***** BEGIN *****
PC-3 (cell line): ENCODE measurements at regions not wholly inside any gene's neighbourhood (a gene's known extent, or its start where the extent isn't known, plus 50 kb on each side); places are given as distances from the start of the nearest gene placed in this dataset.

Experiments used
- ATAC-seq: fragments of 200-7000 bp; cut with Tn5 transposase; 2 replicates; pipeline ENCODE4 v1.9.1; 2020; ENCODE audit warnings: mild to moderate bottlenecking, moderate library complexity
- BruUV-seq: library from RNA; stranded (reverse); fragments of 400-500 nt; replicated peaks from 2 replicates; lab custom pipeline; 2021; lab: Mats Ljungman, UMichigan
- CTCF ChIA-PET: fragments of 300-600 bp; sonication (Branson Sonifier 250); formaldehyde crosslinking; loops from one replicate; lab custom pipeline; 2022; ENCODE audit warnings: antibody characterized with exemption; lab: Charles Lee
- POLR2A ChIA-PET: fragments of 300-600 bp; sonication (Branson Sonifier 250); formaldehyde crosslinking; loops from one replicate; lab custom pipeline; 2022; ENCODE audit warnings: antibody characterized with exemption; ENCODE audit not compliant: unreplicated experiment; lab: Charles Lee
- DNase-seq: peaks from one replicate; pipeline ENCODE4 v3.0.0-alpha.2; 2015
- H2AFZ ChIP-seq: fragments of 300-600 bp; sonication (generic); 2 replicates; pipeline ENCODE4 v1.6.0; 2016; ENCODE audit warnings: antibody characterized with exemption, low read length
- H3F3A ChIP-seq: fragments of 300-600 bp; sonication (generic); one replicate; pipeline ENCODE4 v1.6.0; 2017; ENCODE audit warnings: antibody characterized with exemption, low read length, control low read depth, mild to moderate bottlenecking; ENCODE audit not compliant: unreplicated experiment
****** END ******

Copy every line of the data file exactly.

PC-3 (cell line): ENCODE measurements at regions not wholly inside any gene's neighbourhood (a gene's known extent, or its start where the extent isn't known, plus 50 kb on each side); places are given as distances from the start of the nearest gene placed in this dataset.

Experiments used
- ATAC-seq: fragments of 200-7000 bp; cut with Tn5 transposase; 2 replicates; pipeline ENCODE4 v1.9.1; 2020; ENCODE audit warnings: mild to moderate bottlenecking, moderate library complexity
- BruUV-seq: library from RNA; stranded (reverse); fragments of 400-500 nt; replicated peaks from 2 replicates; lab custom pipeline; 2021; lab: Mats Ljungman, UMichigan
- CTCF ChIA-PET: fragments of 300-600 bp; sonication (Branson Sonifier 250); formaldehyde crosslinking; loops from one replicate; lab custom pipeline; 2022; ENCODE audit warnings: antibody characterized with exemption; lab: Charles Lee
- POLR2A ChIA-PET: fragments of 300-600 bp; sonication (Branson Sonifier 250); formaldehyde crosslinking; loops from one replicate; lab custom pipeline; 2022; ENCODE audit warnings: antibody characterized with exemption; ENCODE audit not compliant: unreplicated experiment; lab: Charles Lee
- DNase-seq: peaks from one replicate; pipeline ENCODE4 v3.0.0-alpha.2; 2015
- H2AFZ ChIP-seq: fragments of 300-600 bp; sonication (generic); 2 replicates; pipeline ENCODE4 v1.6.0; 2016; ENCODE audit warnings: antibody characterized with exemption, low read length
- H3F3A ChIP-seq: fragments of 300-600 bp; sonication (generic); one replicate; pipeline ENCODE4 v1.6.0; 2017; ENCODE audit warnings: antibody characterized with exemption, low read length, control low read depth, mild to moderate bottlenecking; ENCODE audit not compliant: unreplicated experiment